The one liners, the sarcasm, and wit ---priceless! These sassy, classy, crazy, smart, and charming Lowcountry Southern ladies, find their way through some tough storms of life, for the ultimate lazy summer day read--- keeping you smiling, engaged, and satisfied.

    Having read twelve of Frank’s novels, The Hurricane Sisters does not disappoint. The girls are back, this time around, featuring two younger Southern belles.

    Faithful fans, do not panic, the mom and grandmother are still in the mix, with their wise cracks, wisdom, gin and tonic, entertaining tidbits, and lots of mischief.

    Ashley Ann Waters (mid-20s) and Mary Beth Smythe are enjoying a season rent-free leisure in Ashley’s parent’s Sullivan beach home with a view to die for. One problem – they need money. Ashley is a gallery assistant who aspires to become an artist. Mary Beth, a gifted cook from Tennessee, works for a caterer while searching for a good teaching job. Though they both know what they want out of life, their parents barely support their dreams, and they both need income.

    Meanwhile, their parents and grandmother have issues of their own. There is trouble brewing with Ashley’s dad Clayton. Clayton is a very successful and wealthy investment banker. He has a pied-a-terre in Manhattan and up to no good with another woman.

    Liz (Ashley’s mom), is busy raising funds for her non-profit business, helping women from abusive men and domestic violence---protecting them with shelters, counseling, safe houses, and other resources. However, she suspects Clayton is up to something, and begins a plan to reel him back in. Has she been blind to all the clues?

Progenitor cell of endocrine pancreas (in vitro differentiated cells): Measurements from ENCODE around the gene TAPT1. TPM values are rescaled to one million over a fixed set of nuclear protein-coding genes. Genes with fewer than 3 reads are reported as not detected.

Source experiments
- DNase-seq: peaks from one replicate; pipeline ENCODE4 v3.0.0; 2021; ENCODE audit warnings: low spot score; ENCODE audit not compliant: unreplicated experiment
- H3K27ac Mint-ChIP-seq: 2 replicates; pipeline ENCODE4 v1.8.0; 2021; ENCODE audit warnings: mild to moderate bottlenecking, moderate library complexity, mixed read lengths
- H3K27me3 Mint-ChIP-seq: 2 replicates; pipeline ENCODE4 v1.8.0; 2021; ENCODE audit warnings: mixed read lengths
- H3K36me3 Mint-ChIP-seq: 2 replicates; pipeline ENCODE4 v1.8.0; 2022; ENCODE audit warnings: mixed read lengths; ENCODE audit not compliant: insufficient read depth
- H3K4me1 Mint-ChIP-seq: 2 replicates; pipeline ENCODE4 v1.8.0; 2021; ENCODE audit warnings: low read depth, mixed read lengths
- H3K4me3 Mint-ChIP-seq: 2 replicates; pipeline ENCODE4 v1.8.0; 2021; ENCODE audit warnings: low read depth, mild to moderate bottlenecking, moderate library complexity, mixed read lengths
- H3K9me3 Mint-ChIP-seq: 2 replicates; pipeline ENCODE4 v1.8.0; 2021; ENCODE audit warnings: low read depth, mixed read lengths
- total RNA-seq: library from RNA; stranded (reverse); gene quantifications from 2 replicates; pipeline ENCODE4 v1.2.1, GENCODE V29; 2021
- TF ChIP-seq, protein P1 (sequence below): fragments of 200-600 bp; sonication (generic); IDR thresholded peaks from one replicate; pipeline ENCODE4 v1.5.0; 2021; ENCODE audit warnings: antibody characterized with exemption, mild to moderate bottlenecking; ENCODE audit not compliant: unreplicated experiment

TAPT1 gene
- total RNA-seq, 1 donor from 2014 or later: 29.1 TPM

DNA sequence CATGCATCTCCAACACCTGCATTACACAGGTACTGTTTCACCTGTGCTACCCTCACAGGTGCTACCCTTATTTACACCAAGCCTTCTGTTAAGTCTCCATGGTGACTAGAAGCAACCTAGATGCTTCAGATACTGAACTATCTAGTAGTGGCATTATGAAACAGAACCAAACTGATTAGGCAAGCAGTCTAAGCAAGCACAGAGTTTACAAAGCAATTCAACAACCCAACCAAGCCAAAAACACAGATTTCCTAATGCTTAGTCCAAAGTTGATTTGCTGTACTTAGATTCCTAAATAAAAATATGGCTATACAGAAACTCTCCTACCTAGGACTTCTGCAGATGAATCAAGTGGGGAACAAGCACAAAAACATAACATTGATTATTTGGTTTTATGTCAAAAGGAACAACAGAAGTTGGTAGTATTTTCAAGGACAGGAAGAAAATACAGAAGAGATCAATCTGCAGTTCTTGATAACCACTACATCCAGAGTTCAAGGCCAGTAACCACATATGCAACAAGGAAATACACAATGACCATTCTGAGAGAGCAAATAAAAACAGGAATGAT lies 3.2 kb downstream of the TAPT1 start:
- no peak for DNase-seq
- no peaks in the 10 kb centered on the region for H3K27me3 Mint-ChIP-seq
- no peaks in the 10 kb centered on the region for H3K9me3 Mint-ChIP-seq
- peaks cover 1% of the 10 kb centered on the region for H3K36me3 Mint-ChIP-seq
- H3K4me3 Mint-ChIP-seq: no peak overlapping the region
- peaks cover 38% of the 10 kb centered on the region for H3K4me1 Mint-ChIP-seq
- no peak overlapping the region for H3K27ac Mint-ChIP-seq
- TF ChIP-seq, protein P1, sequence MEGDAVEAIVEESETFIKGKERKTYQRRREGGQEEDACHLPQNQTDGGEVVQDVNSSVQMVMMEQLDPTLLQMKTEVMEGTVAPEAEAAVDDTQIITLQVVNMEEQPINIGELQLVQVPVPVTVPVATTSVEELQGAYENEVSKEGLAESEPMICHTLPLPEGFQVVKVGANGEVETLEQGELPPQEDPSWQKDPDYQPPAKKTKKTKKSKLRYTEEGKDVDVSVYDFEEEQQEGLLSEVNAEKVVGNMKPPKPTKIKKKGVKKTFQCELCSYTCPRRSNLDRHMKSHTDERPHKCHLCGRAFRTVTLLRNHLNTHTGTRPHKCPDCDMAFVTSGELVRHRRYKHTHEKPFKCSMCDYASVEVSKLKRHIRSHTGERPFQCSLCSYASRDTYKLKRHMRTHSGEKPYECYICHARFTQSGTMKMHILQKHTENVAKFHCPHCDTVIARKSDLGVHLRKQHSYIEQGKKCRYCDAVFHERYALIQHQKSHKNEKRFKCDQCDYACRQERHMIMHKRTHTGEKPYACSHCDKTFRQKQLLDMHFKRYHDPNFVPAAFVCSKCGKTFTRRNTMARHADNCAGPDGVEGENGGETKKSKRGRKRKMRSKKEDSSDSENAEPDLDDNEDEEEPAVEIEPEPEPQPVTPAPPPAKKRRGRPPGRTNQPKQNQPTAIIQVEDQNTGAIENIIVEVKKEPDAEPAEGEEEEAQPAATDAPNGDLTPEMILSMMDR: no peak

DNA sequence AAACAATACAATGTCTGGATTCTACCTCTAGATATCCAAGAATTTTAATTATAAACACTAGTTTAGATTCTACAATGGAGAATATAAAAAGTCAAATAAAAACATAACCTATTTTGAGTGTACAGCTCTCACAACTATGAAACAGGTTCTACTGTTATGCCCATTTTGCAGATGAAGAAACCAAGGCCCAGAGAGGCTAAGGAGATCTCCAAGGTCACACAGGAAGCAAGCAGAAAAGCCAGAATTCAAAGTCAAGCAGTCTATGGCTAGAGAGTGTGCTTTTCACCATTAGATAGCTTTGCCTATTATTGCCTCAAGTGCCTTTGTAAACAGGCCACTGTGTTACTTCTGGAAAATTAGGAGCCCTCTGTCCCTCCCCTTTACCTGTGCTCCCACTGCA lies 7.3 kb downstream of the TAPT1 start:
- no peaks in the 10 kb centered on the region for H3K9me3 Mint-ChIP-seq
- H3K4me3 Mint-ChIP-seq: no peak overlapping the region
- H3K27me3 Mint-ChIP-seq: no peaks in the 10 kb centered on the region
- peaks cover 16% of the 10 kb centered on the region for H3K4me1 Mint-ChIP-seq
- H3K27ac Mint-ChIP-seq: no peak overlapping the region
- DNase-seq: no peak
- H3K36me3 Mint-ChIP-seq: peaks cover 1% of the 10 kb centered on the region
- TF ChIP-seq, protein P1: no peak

It would not be a party without Liz’s mom (Ashley’s grandmother), Maisie – the family matriarch, who has just turned eighty and is dating a younger man (her driver and owner of a llama farm)—they announce to the family at dinner, they have just moved in together. Let the fun begin!

    During the summer, Ashley begins dating the local Senator; however, she suspects he has issues. Good-looking and charming; however, he is not as he appears—so controlling. What will Ashley tolerate in order to catch this politician?

    Abuse and domestic violence--ongoing theme throughout the novel—Ashley/Senator, Mary Beth’s dad, Juliet’s former relationship, and the reason Liz is so focused on helping these victims.

    Will this family get back to the way they were before the death of Liz’s dead sister, Juliet, and weather the storm in the charming southern Lowcountry?

    As long as these belles have their cocktails, gourmet meals, pearls, and gloves, and make a good show of it -–they will pull it off!

    3 out of 5 people found this review helpful.

    Was this review helpful? Yes  No   Report this review
  • Posted July 3, 2014

    The Problems are Hidden Dorothy Benton Frank writes novels

    The Problems are Hidden Dorothy Benton Frank writes novels primarily set in the Low Country of South Carolina, usually around Charleston. Typically, they are interesting and enjoyable stories. This novel, The Hurricane Sisters A Novel, touches on many social problems through several different characters. The writer has ingeniously infused the characters with problems, all of which lead to the surprising conclusion. The book begins slowly, but when the “family secrets” begin to be revealed, the story picks up and begins to move along. I do not recommend this book to young people. In my opinion, it touches on problems about which young people need not be reading. Unfortunately, many young people have seen these problems all too often. Frank, through this book, seeks to help with these issues and try to put an end to them.

    1 out of 1 people found this review helpful.

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  • Anonymous